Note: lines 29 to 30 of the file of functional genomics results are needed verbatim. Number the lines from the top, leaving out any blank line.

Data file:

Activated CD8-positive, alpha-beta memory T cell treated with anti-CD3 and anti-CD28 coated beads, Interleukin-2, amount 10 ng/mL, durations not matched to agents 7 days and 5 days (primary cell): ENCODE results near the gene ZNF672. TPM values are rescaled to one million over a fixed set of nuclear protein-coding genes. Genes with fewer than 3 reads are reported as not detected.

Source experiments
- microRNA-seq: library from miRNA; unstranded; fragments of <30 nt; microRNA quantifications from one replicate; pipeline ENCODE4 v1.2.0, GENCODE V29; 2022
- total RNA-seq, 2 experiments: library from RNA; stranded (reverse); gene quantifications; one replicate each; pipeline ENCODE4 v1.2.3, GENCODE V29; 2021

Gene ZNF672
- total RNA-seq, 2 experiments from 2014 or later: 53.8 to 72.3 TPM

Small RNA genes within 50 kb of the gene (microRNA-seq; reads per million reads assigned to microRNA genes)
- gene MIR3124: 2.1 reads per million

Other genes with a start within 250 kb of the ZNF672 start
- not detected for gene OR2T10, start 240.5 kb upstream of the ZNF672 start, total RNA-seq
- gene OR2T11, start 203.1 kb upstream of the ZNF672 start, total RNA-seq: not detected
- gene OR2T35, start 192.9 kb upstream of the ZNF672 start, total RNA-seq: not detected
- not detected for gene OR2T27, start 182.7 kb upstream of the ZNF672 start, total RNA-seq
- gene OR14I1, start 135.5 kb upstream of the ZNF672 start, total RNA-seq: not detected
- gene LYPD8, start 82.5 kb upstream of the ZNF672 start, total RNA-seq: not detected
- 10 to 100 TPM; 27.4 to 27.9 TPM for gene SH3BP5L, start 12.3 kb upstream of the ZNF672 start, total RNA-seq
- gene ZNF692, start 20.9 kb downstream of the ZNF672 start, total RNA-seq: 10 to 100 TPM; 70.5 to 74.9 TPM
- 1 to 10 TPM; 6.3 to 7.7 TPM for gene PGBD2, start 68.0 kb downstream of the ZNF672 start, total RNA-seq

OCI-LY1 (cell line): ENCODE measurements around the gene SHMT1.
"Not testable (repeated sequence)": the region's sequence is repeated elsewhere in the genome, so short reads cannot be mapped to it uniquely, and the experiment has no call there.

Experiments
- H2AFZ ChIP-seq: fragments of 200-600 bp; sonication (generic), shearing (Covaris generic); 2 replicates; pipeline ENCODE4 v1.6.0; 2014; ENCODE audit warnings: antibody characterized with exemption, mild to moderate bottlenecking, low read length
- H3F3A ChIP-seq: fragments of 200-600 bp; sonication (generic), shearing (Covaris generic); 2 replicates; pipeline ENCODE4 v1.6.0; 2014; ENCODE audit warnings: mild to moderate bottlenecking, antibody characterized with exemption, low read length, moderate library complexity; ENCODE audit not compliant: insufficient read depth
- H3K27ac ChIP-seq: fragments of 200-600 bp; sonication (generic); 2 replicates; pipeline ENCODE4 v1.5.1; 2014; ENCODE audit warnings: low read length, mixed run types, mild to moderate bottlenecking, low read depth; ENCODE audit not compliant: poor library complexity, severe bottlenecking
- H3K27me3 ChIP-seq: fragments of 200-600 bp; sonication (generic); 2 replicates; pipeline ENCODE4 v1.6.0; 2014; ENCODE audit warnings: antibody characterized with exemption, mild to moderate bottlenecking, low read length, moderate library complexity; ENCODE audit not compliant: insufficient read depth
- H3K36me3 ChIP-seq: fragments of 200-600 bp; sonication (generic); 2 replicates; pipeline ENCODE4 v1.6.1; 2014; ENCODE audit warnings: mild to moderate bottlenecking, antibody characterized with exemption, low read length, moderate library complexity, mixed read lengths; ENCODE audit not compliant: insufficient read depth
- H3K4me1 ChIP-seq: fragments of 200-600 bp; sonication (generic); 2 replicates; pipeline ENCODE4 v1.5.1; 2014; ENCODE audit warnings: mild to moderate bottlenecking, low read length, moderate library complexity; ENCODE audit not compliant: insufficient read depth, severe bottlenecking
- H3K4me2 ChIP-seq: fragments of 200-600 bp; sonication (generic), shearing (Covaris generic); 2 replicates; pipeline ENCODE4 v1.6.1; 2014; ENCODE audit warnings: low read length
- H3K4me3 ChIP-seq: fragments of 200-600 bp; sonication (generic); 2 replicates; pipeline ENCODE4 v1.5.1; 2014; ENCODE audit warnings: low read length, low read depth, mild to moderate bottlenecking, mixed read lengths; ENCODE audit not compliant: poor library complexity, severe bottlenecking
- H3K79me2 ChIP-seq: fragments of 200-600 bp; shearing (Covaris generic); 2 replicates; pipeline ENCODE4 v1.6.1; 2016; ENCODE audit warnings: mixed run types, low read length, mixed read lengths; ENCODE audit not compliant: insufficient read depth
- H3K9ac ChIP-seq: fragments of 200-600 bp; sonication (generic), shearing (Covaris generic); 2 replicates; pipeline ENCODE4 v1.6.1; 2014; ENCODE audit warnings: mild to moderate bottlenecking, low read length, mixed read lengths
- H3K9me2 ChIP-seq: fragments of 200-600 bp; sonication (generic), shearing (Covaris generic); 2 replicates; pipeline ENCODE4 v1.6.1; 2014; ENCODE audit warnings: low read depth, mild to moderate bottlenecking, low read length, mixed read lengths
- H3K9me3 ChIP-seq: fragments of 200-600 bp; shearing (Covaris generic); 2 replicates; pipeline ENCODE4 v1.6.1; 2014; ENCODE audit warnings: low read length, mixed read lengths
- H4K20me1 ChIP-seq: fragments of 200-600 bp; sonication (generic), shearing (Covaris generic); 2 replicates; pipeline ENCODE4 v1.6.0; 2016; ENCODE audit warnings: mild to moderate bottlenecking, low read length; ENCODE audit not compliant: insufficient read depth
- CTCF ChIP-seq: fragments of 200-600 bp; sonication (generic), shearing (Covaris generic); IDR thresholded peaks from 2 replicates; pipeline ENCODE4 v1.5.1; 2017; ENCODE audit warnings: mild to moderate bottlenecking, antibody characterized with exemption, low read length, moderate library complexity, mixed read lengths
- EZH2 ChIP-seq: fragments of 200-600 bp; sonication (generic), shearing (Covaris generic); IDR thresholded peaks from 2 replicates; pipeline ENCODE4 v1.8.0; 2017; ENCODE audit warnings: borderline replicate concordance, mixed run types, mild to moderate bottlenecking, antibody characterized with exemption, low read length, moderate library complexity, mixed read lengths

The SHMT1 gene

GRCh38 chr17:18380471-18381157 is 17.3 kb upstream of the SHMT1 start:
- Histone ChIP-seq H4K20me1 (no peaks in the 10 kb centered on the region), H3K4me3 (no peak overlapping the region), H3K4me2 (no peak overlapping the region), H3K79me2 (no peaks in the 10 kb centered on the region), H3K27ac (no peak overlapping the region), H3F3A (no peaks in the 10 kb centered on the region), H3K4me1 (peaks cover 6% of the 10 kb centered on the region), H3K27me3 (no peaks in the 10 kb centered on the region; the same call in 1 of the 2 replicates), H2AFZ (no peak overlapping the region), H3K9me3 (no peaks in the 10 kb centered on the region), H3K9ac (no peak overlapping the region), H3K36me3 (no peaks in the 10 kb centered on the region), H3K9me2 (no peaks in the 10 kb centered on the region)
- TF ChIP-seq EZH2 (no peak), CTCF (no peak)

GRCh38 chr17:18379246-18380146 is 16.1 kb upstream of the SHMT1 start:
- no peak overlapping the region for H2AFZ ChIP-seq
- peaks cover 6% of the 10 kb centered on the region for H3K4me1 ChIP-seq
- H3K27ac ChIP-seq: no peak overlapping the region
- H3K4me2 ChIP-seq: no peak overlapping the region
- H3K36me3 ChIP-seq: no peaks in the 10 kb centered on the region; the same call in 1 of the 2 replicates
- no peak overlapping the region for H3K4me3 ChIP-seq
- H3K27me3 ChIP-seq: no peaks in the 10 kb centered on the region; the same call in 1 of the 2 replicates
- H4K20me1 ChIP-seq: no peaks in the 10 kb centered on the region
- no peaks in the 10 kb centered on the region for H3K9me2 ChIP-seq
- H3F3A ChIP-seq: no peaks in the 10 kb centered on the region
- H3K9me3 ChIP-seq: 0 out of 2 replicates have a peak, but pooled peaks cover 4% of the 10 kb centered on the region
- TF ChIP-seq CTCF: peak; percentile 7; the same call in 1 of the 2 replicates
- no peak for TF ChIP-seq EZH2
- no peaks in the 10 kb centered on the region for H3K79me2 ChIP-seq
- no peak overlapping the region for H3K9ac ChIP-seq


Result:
- H3K4me3 ChIP-seq: fragments of 200-600 bp; sonication (generic); 2 replicates; pipeline ENCODE4 v1.5.1; 2014; ENCODE audit warnings: low read length, low read depth, mild to moderate bottlenecking, mixed read lengths; ENCODE audit not compliant: poor library complexity, severe bottlenecking
- H3K79me2 ChIP-seq: fragments of 200-600 bp; shearing (Covaris generic); 2 replicates; pipeline ENCODE4 v1.6.1; 2016; ENCODE audit warnings: mixed run types, low read length, mixed read lengths; ENCODE audit not compliant: insufficient read depth